The Mission of the Orthodox Church

What is the mission of the Church?  What is the Orthodox Church all about?    What would you say?   How would you answer this?  This past Saturday while doing some work on a project at a local food pantry  a person asked “So what is the Orthodox Church?”   Great question – and this post provides a very good answer.

Our mission is to attain the Kingdom of God, and to draw all those around us—even the whole world—into that same Kingdom. To be ‘missionary’, then, is to live our lives in such a manner that these two things are possible, and more than simply possible: that they actually take place.

The Orthodox Church has been granted the faith, doctrine and teachings of Christ, His apostles, and millions of God Bearing fathers and mothers over 2 millenia –  this is our heritage – our gift.   But along with this gift comes the responsibility of actually doing something with it; for at the great reckoning in the end we will bear even more accountability since we have been given the fullness of the faith – the pearl of great price.

So, “What are we to use our lives to accomplish?”   What is the most important work we can give ourselves to?

Below is an excerpt from a wonderful article by Monk Irinei that you can read completely here.

The Mission of the Orthodox Christian: The Salvation of the Soul

The ‘mission’ and aim of the Christian life is the salvation of our souls and bodies, and the attainment of the Kingdom of God. This is first and foremost, and above all else.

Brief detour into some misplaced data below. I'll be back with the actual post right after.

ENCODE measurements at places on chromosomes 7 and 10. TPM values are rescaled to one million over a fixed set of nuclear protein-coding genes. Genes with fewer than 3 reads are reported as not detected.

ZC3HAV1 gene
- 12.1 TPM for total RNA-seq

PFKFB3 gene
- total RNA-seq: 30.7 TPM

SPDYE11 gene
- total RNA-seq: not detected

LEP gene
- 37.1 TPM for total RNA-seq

It is for this that the Father sent His only-begotten Son, our Lord and God and Saviour Jesus Christ, into the world; it is for this that He offered Himself and sent the life-creating Spirit—that we who are fallen and broken, suffering and crippled by sin and death, might rise up by His power and attain to the life He has fashioned for us, abiding eternally with Him in His heavenly Kingdom.

We must not forget this! Yet one of the things I feel it important to remind you of today is that the work of Christian mission does often forget this, and we and you as Orthodox Christians must stalwartly resist this tendency to forget what is truly the purpose of our every Christian activity, especially our missionary work.

Our aim is not to help the people around us find a more fulfilling life; it is not to help them discover better worship; it is not to help them locate and become part of a more satisfying community. Our mission is to help them find the Kingdom of God, to overcome their sin by His power, to be transformed into the life of His blessedness.

This is our mission as Orthodox Christians; and for this reason, it is neither a popular or easy one in the world today. I want you to recognise this. To be a missionary requires struggle, and a confident boldness.

To fulfil this mission, we must proclaim boldly and without hesitation:

  • that there is but one God, not the many Gods, ideologies and spiritualities that the world likes to foster today;
  • that this one God is our God, who ‘does great and wonderful things’, and He alone is true and the Truth, and not that endless variety of truths and wisdoms the world embraces around us;
  • that there is such a thing as sin, that there is right and there is wrong, there is good and there is bad and it can and should be identified as such—even if the world might call this ‘judgemental’;
  • and, perhaps most importantly: that there is a way out of sin—namely, the Life in Christ that is the mystery of His Church.

Our mission is to attain the Kingdom of God, and to draw all those around us—even the whole world—into that same Kingdom. To be ‘missionary’, then, is to live our lives in such a manner that these two things are possible, and more than simply possible: that they actually take place.

+anaphora

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